- training intended to sensitize people to their attitudes and behaviors that may unwittingly cause offense to others, especially members of various minorities. (Oxford, 2020).
So, what is sensitivity training and why do we need it?
As our society advances and seeks to become more inclusive, sensitivity training is relevant now more than ever before. In the realm of sexual violence and harassment, sensitivity training offers the opportunity to bridge systematic gaps between professionals (medical/legal/educators/law enforcement/corporate), bystanders, and survivors. Engaging in sensitivity training can transform interactions between a patient and a medical professional, a lawyer and client, supervisor, and employee - and the list goes on. Globally, 1 in 3 women and 1 in 6 men are affected by sexual violence in their lifetime. Despite this, comprehensive sensitivity training for professionals that come in direct contact with survivors after experiencing violating or traumatic situations has yet to become the norm.
Engaging in sensitivity training can dramatically improve the foundations of reporting systems from a medical/legal context and within the workplace. Not only will sensitivity training provide professionals with the tools they require to navigate the reporting process effectively with a survivor, but it also creates a safe and supportive environment where a survivor will transparently share their experiences and in turn feel that their voice has been heard. In turn, this provides public institutions and corporate entities with a restored sense of trust amongst survivors while minimizing legal liability. A sensitive approach upholds accountability for one's actions and can lead to decreased rates of sexual harassment and violence amongst employees. In the case of reports being made via public institutions (reporting to police or medical institutions), survivors may begin reporting at higher rates due to a restored trust in the reporting system when sensitive approaches are being upheld consistently.
I understand why sensitivity training is important but why saef co.?
saef co. is led by survivors, strengthening the reporting system based on research and first-hand experiences. Our team has compiled the lived experiences of hundreds of survivors globally, combined with research from accredited sources, to provide a trauma-informed approach to sensitivity training. Who better to educate professionals on what survivors require for a sensitive approach to reporting than a survivor who has experienced the process first hand?
Over the span of two years, She Matters piloted our Survivor-Led Sensitivity Training to 200+ medical professionals and law enforcement officials across two continents. Pilot partners included Nairobi Women's Hospital Gender Violence Recovery Centre, Greater Sudbury Police Services, and Nairobi County Government. Since developing the initial Survivor-Led Sensitivity Training curriculum in 2018, She Matters has expanded to implement a variety of virtual service offerings in November 2020 with an official launch to the public under our partner social enterprise, saef co., on March 8th, 2021.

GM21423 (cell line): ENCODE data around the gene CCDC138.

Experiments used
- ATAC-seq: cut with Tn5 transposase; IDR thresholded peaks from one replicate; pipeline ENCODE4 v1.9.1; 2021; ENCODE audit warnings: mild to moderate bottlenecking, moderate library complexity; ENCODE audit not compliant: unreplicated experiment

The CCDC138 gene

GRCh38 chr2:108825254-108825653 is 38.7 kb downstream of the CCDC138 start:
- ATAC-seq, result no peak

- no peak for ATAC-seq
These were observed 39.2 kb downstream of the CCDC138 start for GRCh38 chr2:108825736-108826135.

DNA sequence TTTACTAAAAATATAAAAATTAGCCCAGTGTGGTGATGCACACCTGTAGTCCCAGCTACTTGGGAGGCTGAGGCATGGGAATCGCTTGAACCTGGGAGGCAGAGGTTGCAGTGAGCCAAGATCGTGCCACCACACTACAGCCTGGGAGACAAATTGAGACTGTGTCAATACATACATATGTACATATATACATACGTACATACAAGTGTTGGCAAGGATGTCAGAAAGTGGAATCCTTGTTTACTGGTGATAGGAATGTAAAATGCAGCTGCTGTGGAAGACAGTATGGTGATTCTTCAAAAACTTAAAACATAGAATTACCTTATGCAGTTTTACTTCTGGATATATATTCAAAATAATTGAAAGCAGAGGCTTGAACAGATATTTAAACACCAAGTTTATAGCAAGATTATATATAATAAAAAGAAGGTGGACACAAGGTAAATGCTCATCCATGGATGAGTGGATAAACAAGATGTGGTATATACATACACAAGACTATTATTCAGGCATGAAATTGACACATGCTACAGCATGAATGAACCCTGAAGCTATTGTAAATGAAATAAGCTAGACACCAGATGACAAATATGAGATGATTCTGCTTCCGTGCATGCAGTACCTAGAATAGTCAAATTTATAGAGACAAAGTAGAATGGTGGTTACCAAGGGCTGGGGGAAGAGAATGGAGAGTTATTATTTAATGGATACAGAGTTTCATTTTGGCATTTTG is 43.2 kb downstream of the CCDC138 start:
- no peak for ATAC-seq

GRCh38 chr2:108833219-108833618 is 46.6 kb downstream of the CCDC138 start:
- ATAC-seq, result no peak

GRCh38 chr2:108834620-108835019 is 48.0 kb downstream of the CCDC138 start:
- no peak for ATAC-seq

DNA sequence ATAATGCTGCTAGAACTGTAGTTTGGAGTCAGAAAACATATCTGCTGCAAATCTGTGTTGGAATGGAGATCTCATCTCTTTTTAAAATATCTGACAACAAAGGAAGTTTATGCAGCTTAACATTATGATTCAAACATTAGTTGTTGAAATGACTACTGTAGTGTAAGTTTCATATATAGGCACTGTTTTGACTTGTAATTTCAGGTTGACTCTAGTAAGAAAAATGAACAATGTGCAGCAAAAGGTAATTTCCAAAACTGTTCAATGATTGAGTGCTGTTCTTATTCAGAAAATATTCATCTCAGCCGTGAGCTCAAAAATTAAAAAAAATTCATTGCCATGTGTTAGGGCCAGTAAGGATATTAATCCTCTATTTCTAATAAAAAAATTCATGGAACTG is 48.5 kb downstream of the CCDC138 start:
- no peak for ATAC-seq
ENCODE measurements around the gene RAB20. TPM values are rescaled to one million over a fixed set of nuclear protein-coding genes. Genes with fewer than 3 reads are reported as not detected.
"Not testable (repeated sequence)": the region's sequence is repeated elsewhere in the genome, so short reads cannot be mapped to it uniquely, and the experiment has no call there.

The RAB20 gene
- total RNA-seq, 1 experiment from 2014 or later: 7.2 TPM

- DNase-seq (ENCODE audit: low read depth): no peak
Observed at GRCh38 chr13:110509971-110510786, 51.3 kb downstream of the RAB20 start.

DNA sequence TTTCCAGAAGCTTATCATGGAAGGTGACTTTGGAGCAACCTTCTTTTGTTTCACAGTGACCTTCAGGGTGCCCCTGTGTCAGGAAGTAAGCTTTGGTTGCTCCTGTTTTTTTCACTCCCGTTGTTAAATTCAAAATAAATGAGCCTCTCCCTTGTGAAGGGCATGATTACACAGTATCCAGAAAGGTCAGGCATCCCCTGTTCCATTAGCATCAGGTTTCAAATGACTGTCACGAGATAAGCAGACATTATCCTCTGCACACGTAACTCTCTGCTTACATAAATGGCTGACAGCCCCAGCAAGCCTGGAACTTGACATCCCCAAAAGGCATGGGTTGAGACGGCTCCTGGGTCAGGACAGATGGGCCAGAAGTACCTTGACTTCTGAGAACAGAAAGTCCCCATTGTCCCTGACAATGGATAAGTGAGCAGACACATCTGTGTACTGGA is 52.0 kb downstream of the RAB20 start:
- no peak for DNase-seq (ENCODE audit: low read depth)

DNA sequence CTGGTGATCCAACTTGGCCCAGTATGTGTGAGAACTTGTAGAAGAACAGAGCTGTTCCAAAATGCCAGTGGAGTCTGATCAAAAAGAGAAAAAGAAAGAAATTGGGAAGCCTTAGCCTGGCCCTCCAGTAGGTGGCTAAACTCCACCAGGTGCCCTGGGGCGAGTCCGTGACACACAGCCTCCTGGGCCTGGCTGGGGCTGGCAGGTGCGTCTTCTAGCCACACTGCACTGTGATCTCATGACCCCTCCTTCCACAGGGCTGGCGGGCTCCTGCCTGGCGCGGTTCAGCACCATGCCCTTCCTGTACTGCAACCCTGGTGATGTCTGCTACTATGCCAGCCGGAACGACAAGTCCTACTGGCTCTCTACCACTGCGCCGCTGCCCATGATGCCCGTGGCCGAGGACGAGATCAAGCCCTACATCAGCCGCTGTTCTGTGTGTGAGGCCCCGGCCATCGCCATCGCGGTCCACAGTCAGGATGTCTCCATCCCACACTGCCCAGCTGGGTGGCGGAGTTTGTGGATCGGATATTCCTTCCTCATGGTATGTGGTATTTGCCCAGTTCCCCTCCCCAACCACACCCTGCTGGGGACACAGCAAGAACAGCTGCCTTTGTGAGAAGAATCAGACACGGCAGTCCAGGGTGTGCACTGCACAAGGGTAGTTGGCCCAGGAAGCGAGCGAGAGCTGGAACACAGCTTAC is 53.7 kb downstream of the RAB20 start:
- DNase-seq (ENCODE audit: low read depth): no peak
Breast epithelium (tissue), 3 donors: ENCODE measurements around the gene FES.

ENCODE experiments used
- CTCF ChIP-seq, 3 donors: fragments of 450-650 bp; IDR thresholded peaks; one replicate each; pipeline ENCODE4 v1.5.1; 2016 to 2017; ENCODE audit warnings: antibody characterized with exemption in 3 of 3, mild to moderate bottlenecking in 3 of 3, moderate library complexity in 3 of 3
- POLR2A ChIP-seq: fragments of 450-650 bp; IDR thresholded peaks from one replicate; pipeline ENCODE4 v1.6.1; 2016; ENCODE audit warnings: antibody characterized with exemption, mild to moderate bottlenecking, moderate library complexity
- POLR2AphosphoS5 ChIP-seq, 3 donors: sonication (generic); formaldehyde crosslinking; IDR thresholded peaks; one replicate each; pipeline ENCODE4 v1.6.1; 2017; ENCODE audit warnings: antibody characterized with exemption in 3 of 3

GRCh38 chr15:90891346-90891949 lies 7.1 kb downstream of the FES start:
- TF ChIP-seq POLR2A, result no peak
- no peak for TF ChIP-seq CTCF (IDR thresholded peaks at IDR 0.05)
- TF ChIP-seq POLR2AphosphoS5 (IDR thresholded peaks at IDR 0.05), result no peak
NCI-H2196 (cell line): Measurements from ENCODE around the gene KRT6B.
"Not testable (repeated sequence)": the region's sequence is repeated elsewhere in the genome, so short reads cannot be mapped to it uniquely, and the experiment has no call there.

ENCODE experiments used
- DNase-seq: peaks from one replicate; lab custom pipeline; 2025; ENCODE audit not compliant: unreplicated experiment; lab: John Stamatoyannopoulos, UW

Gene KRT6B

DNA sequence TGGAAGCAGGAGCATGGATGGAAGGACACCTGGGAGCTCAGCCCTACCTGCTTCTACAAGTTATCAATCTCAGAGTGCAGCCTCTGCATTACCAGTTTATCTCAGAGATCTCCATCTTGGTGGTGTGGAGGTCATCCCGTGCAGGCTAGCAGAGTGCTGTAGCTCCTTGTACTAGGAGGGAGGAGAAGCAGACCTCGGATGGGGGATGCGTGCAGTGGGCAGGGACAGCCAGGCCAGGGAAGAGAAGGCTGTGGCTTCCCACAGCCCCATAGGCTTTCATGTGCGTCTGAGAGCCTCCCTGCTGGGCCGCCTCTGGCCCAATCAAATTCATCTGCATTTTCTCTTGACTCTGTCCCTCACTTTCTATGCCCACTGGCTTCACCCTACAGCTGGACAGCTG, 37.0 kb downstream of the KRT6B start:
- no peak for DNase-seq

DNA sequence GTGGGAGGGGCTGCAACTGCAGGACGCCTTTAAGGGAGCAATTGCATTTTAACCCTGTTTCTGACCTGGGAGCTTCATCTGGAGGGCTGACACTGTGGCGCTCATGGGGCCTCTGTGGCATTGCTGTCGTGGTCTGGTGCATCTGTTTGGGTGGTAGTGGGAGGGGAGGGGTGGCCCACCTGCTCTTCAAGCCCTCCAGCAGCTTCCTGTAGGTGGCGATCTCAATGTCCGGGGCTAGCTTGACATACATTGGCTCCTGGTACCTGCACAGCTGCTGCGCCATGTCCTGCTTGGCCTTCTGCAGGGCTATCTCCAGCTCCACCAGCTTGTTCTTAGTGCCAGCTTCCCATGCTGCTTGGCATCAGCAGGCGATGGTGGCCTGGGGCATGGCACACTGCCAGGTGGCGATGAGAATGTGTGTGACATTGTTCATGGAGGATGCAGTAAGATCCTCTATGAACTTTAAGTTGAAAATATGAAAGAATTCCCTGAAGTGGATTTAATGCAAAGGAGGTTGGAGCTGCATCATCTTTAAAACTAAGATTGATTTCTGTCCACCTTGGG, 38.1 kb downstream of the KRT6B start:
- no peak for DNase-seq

saef co. training covers the following areas:
- Navigating Gender Bias
- The Importance of Sensitive Language
- Active Listening
- Trauma-Informed Interviewing Techniques
- Compassionate Care
- Consent in Medical Examinations
- Minimizing Re-Traumatization During Sexual Assault Examinations
- The Impact of Survivor Advocacy Throughout the Reporting Process
- Understanding Survivors Rights (Canada - UK, US, and Kenya coming in 2021)
- Navigating Socioeconomic and Racial Bias (note: we do not provide in-depth anti-racism training, however, we do provide referrals to experts in this field)
- Navigating General Sensitivity in Reproductive Health
- Building a Sensitive and Supportive Environment for Survivors to Report
- Sexual Harassment and Violence Training
How do I know if Sensitivity Training is right for my workplace/job sector?
Do you work with men, women, or non-binary folks?
Do you serve the community?
If so, then sensitivity training is right for you.
Even during a global pandemic where many of us are working remotely, reporting sexual violence and harassment will still take place. Virtually or in-person, consent and professionalism need to be maintained.
It's important to remember, 1 in 3 women and 1 in 5 men experience sexual violence in their lifetime. These are your sisters, mothers, brothers, coworkers, clients, and peers. If you work alongside other human beings or serve the public, you should be engaging in sensitivity training.
Sensitivity training is for everyone.
Should you have any questions related to saef co. Sensitivity Training offerings, please reach out via email at [email protected]aef.co or [email protected]
We're Stronger Together.